It goes without saying, research thoroughly, not just where you’re moving to, but the move itself, the logistics and required documentation you will need. We joined a Brits In LA Facebook Group to talk to other people who had made the same move and also read up on lots of forums about brits making the move to the US. Talking to others who have already made the move really helps as you are able to ask specific questions, especially time frames and things to be aware of. I also really recommend talking to an immigration lawyer so you have factual information in addition to option based information from people who have made the move. When it comes to documentation or legal technicalities, an immigration lawyer is the only one who has the correct and up to date answers.
SAVE THOSE $$$$$$
Moving abroad is expensive, and there’s always something you forget about having to buy again. So make sure you have enough money saved to cover your initial outgoings when you get there and the first few months, especially if you have the kind of job where you’re freelance, and don’t necessarily get paid on a month to month basis.
CONSIDER LOGISTICS & COST BEFORE THE MOVE
After talking with other people that have done the same move, you want to weigh up all the logistics you need to consider. Things like if you need a visa how long will it take to get it? Will you need to send over furniture when you move and therefore look into shipping containers maybe? Will you have to retake a driving test? Time and money may play a big part in your decision to move. Perhaps your move will be a more affordable way of life, but for some it may be an increase in expenses. The best thing to do is to make another list, one of all the associated costs and when they would have to be paid by, and all the tasks you need to do in order to move, and what you will need to do upon arrival. Make a timeline of what needs to be done and in what order.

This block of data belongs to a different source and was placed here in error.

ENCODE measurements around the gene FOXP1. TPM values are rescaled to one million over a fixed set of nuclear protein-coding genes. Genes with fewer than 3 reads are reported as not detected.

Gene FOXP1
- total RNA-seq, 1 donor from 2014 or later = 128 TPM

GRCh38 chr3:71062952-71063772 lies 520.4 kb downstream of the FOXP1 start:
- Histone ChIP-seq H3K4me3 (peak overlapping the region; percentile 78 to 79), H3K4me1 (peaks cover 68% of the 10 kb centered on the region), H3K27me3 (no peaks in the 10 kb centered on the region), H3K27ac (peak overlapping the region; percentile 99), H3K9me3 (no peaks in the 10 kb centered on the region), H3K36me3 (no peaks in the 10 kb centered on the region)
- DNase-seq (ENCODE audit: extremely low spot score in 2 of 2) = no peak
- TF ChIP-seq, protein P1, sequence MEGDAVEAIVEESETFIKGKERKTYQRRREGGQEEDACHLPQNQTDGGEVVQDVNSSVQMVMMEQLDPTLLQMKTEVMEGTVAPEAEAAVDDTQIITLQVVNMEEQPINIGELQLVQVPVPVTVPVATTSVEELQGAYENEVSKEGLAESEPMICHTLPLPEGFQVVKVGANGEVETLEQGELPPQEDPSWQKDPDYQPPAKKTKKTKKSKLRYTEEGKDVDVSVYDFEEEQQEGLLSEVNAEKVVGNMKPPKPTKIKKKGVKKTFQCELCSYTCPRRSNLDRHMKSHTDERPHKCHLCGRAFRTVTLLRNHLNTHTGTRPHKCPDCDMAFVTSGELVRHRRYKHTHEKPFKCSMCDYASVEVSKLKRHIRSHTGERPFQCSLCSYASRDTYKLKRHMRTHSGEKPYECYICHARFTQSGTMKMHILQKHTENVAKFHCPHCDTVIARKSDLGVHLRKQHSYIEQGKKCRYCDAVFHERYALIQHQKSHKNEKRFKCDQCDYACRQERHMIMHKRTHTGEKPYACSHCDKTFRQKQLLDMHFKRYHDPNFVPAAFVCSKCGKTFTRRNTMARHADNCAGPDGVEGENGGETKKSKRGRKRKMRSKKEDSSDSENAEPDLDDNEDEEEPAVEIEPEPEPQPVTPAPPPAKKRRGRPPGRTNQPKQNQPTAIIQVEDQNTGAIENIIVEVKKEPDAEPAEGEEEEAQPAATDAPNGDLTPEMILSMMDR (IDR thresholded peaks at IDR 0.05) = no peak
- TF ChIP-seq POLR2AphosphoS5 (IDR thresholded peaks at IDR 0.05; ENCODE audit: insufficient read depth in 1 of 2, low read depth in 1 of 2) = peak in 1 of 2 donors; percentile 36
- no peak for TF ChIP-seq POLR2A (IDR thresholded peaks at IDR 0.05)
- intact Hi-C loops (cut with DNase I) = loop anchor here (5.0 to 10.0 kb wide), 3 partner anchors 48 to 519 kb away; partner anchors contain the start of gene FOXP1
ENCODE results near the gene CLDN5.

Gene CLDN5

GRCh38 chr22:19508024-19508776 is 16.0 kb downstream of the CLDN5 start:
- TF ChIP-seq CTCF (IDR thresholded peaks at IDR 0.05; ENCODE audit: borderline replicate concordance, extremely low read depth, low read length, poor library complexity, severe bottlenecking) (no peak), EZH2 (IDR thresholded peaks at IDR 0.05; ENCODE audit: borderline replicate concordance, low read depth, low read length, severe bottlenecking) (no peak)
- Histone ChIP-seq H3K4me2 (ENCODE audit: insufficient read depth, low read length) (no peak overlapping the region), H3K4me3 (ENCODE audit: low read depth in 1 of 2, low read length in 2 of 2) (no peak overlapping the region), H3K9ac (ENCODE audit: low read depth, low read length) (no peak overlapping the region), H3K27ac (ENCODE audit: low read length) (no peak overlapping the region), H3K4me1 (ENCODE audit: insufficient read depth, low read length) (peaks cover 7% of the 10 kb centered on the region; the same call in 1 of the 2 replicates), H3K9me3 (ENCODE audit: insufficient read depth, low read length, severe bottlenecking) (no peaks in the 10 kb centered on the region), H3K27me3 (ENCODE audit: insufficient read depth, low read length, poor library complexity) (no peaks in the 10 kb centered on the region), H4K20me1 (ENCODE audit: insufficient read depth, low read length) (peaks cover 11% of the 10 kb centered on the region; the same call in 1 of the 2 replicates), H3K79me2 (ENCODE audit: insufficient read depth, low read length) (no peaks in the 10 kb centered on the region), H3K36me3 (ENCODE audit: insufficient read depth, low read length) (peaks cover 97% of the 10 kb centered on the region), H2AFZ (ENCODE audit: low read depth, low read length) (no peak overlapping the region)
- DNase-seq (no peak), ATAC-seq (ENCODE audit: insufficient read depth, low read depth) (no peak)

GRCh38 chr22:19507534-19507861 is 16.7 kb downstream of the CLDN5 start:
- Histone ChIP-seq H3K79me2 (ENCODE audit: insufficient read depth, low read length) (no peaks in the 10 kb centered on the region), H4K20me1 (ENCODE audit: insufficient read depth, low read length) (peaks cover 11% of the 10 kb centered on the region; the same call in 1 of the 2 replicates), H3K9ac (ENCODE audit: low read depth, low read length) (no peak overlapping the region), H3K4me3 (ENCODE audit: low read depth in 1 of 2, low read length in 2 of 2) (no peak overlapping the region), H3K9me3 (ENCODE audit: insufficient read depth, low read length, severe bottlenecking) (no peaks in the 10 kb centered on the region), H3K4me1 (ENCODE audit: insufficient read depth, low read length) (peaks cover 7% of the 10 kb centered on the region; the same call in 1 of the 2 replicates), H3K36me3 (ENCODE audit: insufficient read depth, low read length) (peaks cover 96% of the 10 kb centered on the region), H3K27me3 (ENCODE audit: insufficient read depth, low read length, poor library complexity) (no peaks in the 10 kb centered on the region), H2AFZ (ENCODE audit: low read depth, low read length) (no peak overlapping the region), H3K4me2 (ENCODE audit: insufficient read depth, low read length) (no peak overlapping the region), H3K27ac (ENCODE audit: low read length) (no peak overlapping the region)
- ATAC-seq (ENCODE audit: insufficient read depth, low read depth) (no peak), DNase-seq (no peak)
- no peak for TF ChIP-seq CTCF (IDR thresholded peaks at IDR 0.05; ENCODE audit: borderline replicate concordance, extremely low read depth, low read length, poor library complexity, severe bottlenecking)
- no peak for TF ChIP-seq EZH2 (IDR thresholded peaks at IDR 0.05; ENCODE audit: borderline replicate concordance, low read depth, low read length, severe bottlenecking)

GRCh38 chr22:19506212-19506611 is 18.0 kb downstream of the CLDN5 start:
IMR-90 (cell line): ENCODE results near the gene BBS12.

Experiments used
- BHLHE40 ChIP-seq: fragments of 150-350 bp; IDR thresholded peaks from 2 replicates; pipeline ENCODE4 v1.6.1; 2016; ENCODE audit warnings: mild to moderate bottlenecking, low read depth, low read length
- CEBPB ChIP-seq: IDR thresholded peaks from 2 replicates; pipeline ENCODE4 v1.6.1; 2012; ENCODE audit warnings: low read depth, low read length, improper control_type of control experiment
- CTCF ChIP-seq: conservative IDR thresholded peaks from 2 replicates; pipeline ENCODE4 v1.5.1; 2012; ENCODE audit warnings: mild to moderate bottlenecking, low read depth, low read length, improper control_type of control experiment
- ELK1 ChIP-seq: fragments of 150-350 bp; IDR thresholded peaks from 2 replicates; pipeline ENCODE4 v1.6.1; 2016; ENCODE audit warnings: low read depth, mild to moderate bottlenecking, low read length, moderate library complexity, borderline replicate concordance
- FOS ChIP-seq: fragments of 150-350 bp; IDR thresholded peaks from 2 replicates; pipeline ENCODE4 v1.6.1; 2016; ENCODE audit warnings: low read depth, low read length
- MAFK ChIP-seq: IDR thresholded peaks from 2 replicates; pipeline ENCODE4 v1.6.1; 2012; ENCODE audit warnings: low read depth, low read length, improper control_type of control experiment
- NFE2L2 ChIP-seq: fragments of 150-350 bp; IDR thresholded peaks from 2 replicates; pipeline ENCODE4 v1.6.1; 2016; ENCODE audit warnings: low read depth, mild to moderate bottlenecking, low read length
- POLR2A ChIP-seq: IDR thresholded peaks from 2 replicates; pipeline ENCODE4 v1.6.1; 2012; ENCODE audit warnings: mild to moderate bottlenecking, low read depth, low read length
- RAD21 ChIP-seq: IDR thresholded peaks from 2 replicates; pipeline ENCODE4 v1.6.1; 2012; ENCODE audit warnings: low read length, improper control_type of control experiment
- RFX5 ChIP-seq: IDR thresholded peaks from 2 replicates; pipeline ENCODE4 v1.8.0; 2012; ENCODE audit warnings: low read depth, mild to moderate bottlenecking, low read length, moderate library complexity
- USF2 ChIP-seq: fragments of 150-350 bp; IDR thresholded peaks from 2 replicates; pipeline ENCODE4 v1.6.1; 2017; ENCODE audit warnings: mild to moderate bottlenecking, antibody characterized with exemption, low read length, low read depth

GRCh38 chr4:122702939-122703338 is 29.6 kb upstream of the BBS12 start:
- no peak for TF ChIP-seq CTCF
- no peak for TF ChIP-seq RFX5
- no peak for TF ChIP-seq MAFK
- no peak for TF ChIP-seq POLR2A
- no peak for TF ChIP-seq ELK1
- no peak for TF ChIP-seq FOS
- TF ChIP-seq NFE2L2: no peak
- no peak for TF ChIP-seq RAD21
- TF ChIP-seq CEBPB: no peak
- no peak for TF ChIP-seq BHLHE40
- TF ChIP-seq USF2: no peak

AND UPON ARRIVAL
When you move abroad, in many ways it feels likes starting again. Maybe you will need a new bank account? Or a social security number in order to get paid? You also need to find somewhere to live so you might want to consider a short term let on arrival or stay with friends if possible while you find somewhere to live. Hopefully during your early visits you found the area(s) you wanted to live that are within budget and you won’t need to waste time driving round looking at endless properties. Remember things can be very different when you live somewhere new, so get accustomed to how things work and what the general costs are that you’ll have to pay month to month that you might not have had to pay where you previously lived. When you move to certain countries you may have to start with a zero credit rating, so getting things like a phone contract or leasing a car can be more difficult, so make sure you have enough saved as the first few months can feel the hardest financially, what with so many upfront outgoings.
Along with many other things I am grateful for, moving abroad is definitely up there! I hope this was helpful, and if you have any other questions let me know in the comments below. Good luck!
Photos taken by David Beazley at Melrose Trading Post